East Montgomery County libraries spared from significant budget cuts
Silver Spring and Long Branch libraries won't have slimmed-down services
A proposal to reduce services at four county libraries was scrapped when the Montgomery County Council voted Thursday to restore funding to Montgomery County Public Libraries.
In an effort to save the county $1.2 million, County Executive Isiah Leggett (D) had proposed converting the Silver Spring, Long Branch, Chevy Chase and Twinbrook libraries into "neighborhood libraries." Each of those four libraries would contain limited collections and cut back staff. They would also provide programming arranged by staff from other nearby libraries instead of from people on-site.
But the county council voted to restore $460,000 to maintain information staff at the four libraries and another $1 million to purchase materials for libraries countywide. Combined with other restored library funding, the county's libraries took only modest cuts with no front-line positions eliminated, according to Parker Hamilton, the director of Montgomery County Public Libraries.
Since 2008, the library budget was cut by $40 million. For this upcoming fiscal year, a 9.7 percent reduction in funding was proposed, but the council ultimately approved a 1.6 percent funding reduction, Hamilton said.
"Our advocates have been out in force for the last four years," she said. "This year, it was a very organized, strategic approach, and I think it made a difference."
A council staff report dated May 2 said the shift to a neighborhood library model would have particularly affected users of the Silver Spring and Long Branch communities, because they are located four or five miles from other area or community libraries. Silver Spring's branch is also a well-used library, the report said, and its circulation is higher than some other libraries not proposed for reduction.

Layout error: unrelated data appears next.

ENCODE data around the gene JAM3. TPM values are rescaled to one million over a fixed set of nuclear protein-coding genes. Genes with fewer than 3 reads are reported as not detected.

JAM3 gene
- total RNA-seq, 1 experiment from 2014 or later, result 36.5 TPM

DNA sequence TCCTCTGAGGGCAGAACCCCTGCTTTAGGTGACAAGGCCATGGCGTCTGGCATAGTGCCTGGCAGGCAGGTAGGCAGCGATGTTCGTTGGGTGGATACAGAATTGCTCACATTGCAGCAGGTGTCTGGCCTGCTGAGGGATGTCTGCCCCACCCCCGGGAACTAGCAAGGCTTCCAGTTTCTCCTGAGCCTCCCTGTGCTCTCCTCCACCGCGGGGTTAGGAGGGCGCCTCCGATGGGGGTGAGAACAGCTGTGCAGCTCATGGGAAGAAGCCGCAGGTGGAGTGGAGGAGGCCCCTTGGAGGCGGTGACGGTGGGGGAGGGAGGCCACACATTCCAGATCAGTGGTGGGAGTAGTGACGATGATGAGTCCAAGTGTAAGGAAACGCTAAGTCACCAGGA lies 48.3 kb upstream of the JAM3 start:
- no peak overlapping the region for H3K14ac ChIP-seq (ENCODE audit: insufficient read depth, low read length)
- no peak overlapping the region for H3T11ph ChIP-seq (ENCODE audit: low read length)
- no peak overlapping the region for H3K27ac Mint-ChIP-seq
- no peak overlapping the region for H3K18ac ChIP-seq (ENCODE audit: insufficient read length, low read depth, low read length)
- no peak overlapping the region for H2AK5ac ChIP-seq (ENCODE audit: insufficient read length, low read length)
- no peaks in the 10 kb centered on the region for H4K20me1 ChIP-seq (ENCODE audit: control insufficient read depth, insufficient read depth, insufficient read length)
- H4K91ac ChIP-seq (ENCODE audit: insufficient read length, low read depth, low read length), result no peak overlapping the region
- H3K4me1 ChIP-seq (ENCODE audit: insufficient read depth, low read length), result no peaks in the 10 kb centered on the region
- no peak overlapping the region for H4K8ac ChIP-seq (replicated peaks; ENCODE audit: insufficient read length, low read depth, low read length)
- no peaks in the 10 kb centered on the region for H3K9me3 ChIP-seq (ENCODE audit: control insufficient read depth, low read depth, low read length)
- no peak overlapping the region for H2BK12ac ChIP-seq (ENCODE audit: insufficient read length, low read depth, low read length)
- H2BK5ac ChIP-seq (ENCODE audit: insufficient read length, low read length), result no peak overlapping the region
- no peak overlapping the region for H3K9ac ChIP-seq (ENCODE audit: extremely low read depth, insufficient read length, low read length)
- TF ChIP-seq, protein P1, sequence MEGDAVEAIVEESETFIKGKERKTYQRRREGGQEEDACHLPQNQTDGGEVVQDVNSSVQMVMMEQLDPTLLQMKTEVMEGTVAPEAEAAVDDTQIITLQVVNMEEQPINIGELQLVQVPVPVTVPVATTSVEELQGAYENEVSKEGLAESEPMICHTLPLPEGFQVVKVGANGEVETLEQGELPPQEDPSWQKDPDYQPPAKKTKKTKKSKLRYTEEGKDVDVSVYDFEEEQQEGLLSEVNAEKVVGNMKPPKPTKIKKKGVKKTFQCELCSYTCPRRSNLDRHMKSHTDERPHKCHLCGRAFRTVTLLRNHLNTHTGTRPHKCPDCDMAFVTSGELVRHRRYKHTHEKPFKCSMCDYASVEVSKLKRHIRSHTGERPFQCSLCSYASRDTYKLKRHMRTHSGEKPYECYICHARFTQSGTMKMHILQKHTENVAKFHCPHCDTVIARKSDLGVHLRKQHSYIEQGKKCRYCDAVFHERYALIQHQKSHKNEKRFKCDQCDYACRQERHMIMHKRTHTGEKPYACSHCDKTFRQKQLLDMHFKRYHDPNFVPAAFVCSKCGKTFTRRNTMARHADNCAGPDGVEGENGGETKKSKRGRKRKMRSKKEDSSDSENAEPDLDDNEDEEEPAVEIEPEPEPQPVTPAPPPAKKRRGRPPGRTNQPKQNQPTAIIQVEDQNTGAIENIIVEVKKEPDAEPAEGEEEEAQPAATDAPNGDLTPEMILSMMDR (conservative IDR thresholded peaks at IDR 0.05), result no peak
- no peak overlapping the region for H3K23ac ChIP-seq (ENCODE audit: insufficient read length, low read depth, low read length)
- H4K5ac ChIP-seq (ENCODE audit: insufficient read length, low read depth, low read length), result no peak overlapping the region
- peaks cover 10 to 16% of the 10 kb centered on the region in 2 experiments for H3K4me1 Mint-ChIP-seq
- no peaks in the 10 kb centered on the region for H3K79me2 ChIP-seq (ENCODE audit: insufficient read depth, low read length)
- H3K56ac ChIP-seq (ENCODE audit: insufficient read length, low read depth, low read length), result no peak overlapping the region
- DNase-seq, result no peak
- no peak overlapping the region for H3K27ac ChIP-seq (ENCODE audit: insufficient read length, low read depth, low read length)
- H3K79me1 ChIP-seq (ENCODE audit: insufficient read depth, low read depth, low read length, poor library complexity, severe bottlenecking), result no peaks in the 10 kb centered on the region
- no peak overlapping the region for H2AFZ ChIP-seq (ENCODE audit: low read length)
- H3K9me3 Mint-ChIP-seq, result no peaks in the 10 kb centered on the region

Ari Brooks, executive director of the Friends of the Library Montgomery County, said she's ecstatic with the budget that was passed, but the county needs to address the fact that the library system remains underfunded for such a large county.
In the meantime, though, this fiscal year's funding will let residents continue to enjoy quality services, particularly at the sites proposed for cost-cutting measures.
"They'll have information staff that's physically right there in front of them," she said. "They won't have to pick up a phone and call someone at a different location. They'll also be able to benefit from on-site programs which were created on site by libraries who know that community."
Ann Dorough, the president of the Friends of the Library Montgomery County, said library cuts over the past several years meant library users often walked out of the library without the book they wanted. Library hours were also trimmed, which had a big impact on residents in areas like Wheaton and Long Branch that often work more than one job. And from a socioeconomic standpoint, libraries are essential tools for job searches, education and helping immigrants assimilate.
"Libraries are not a luxury," she said. "They're a part of our social safety net."